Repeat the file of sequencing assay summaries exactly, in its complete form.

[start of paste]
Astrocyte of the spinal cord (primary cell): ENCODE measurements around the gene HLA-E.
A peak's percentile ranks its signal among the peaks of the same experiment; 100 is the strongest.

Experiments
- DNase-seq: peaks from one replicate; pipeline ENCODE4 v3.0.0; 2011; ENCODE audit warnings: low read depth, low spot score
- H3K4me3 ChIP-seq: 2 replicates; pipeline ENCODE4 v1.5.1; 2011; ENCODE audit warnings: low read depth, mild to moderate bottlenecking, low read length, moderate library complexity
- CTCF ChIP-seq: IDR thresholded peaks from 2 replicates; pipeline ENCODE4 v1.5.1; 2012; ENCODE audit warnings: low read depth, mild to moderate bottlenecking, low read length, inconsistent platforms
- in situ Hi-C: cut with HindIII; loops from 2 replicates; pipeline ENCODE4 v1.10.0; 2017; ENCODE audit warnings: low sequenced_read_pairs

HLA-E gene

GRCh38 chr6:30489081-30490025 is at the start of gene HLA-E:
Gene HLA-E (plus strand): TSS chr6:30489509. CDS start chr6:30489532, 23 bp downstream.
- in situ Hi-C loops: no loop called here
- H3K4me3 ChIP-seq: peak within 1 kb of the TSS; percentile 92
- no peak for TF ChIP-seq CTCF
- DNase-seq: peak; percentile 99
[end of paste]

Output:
Astrocyte of the spinal cord (primary cell): ENCODE measurements around the gene HLA-E.
A peak's percentile ranks its signal among the peaks of the same experiment; 100 is the strongest.

Experiments
- DNase-seq: peaks from one replicate; pipeline ENCODE4 v3.0.0; 2011; ENCODE audit warnings: low read depth, low spot score
- H3K4me3 ChIP-seq: 2 replicates; pipeline ENCODE4 v1.5.1; 2011; ENCODE audit warnings: low read depth, mild to moderate bottlenecking, low read length, moderate library complexity
- CTCF ChIP-seq: IDR thresholded peaks from 2 replicates; pipeline ENCODE4 v1.5.1; 2012; ENCODE audit warnings: low read depth, mild to moderate bottlenecking, low read length, inconsistent platforms
- in situ Hi-C: cut with HindIII; loops from 2 replicates; pipeline ENCODE4 v1.10.0; 2017; ENCODE audit warnings: low sequenced_read_pairs

HLA-E gene

GRCh38 chr6:30489081-30490025 is at the start of gene HLA-E:
Gene HLA-E (plus strand): TSS chr6:30489509. CDS start chr6:30489532, 23 bp downstream.
- in situ Hi-C loops: no loop called here
- H3K4me3 ChIP-seq: peak within 1 kb of the TSS; percentile 92
- no peak for TF ChIP-seq CTCF
- DNase-seq: peak; percentile 99